Scavenging – Fiction for The Speakeasy

“You know, I don’t even remember his name – and I’m okay with that.”

Something in my coffee was suddenly very interesting as I avoided her eyes. I’d been sharing an apartment with Jackie for a little less than two months, but already I could see she had an unhealthy love for what she saw as the “New York City Lifestyle” – developed with precision while watching too many episodes of Sex and the City. Jackie had grown up in Brooklyn (No, not Park Slope.), so the stereotype of “midwestern girl gone wild” didn’t apply. She’d told me once that she wanted to “be the fire, not the coal.” Whatever that means.

I couldn’t care less how many nameless bodies she smushed up against. (Yes, she called sex “smushing.”) It wasn’t my business, and since she didn’t bring these guys to our apartment, it wasn’t an inconvenience. What did bother me was that I knew this character she was playing was fake. I knew that Jackie wasn’t okay with any of that. For some reason, she wanted me to be shocked, but very little shocks me anymore. For some reason, because I was holding down a job that had me up and out of the apartment by 6 am, she thought I was mild-mannered and innocent. Funny.

Or maybe it was because I wasn’t from The City. Jackie did hang onto that “Oh, you must be from Ohio” attitude that so many native New Yorkers ooze. I’m not from Ohio, but if I were, I still wouldn’t be shocked. There are women who smush up against nameless bodies all over the place.

“So anyway, he works at that bar on Avenue B we went to a couple of weeks ago. Remember?” She stuck her head out like a turtle, widening her eyes, trying to get me to look at her. I raised my head to focus on the wall behind her head. I pursed my lips, as if I were trying to remember.

I stirred my coffee. “Right. With the watery sangria. Boxcar.” I remembered friendly bartenders and sticky floors from the time we’d stopped in after a Sunday brunch across the street.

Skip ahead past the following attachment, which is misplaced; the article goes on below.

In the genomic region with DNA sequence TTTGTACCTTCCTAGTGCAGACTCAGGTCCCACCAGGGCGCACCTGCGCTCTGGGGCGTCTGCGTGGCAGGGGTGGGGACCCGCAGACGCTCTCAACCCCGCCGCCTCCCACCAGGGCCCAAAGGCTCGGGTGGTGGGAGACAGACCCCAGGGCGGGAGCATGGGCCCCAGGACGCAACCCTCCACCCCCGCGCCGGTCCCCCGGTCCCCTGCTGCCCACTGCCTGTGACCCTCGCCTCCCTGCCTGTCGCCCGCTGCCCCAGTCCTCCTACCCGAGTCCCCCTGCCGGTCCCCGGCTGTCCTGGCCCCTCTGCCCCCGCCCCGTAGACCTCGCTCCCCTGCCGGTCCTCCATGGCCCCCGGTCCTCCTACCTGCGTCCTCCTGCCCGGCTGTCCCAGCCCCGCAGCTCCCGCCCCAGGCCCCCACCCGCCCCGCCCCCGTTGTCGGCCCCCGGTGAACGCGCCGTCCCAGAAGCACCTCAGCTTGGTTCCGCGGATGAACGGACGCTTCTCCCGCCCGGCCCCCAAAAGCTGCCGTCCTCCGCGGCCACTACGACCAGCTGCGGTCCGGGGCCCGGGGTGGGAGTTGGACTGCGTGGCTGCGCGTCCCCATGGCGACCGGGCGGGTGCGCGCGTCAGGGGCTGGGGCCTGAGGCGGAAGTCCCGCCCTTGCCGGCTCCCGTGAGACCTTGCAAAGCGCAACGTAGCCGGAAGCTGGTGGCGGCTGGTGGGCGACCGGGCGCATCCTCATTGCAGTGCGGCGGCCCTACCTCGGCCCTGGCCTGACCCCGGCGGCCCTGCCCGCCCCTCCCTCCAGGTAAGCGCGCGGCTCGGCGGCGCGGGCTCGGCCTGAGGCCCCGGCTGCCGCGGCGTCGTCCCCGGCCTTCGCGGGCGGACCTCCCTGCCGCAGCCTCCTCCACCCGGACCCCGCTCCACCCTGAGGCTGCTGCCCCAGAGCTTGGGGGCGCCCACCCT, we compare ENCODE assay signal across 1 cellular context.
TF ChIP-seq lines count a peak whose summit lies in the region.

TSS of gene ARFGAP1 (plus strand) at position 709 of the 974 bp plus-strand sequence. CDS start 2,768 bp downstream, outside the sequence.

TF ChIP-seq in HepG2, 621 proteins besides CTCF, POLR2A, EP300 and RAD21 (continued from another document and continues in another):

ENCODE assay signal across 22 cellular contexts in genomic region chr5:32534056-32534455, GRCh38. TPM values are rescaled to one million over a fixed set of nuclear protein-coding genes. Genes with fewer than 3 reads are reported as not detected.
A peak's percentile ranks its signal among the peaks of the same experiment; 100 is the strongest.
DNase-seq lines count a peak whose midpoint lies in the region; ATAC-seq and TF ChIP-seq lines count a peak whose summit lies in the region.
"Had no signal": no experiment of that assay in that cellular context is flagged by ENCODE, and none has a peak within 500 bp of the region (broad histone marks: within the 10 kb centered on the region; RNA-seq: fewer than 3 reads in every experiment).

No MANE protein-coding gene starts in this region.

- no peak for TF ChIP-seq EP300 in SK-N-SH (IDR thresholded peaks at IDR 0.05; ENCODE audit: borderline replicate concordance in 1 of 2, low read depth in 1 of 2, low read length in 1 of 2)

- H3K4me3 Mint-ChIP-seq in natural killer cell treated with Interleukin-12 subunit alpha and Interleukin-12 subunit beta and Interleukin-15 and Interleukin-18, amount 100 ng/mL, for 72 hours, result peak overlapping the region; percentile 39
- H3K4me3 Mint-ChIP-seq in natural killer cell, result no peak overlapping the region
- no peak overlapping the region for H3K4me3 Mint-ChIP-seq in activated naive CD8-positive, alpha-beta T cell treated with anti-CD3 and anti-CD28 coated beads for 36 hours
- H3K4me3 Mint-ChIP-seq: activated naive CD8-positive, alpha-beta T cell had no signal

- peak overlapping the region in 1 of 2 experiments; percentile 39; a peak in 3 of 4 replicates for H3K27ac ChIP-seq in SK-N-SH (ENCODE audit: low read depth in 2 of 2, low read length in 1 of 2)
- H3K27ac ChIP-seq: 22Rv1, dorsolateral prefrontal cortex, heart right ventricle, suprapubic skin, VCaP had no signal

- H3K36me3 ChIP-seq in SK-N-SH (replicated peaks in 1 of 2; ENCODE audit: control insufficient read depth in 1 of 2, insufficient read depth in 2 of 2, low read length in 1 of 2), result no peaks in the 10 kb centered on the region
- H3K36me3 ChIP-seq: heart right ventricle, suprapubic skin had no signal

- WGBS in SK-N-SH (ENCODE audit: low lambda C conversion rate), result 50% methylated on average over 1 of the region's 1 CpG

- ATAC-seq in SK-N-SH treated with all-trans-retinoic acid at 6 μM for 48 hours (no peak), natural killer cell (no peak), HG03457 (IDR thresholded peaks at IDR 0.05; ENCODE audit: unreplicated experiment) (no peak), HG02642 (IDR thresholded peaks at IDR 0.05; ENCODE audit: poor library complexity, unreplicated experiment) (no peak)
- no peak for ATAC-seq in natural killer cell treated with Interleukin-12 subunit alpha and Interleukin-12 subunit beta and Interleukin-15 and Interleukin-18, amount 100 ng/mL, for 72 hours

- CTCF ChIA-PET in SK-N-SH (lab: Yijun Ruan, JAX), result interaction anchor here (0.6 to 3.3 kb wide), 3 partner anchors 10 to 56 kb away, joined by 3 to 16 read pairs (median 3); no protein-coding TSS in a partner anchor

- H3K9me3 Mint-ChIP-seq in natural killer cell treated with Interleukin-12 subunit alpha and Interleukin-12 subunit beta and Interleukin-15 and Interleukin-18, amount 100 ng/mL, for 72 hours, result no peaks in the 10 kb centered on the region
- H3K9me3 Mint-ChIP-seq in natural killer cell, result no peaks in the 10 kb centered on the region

“Yes! Well, let’s just say we can’t go back there again.” Jackie’s hand came down with a thud on the counter, and her laugh sounded like a wheezing hyena unable to decide whether scavenging was her destiny or her curse.

For the first time, I was glad that Jackie had insisted the lease stay in her name only. Sipping my coffee, I knew I’d be spending the afternoon starting the search for a cheap studio apartment on a high floor, with a window facing west.

About That Unique* Weblog

Adjusting to car culture, dealing with leaving a career I loved, and spouting off along the way. Do The Most Good.
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14 Responses to Scavenging – Fiction for The Speakeasy

  1. christina says:

    i love the use of the photo prompt in this piece. 🙂

  2. I love your writing. I sat down after putting the boys to bed, intent on just checking my email when I saw your quick story and devoured it.

  3. Gem says:

    Even though this is fiction, you described my college roommate lol

  4. Loved it! Awesome job. I hope for a Speakeasy post tomorrow but haven’t even started yet – yikes!

  5. iasoupmama says:

    Oh, I’ve met both of these women. OK, I was the narrator, definitely NOT the S-to-the-L-to-the-U-to-the-T. I love how casual the horny one is about her life and how casual the narrator is about her roommate’s casual-ness.

  6. Gina says:

    I love your use of the picture! I’ve been that roommate disgusted by behavior while not being naive at all or a prude, which I am not. I know that woman well from living in the City (Chicago) in the 80s. The casualness of it all rang so true for me here. I’d be the one looking through the classifieds too. Great story which didn’t sound fictitious at all.

  7. LOVE it! such a great twist and such realistic characters. ones we’ve all known or been at one time or the other. fantastic.

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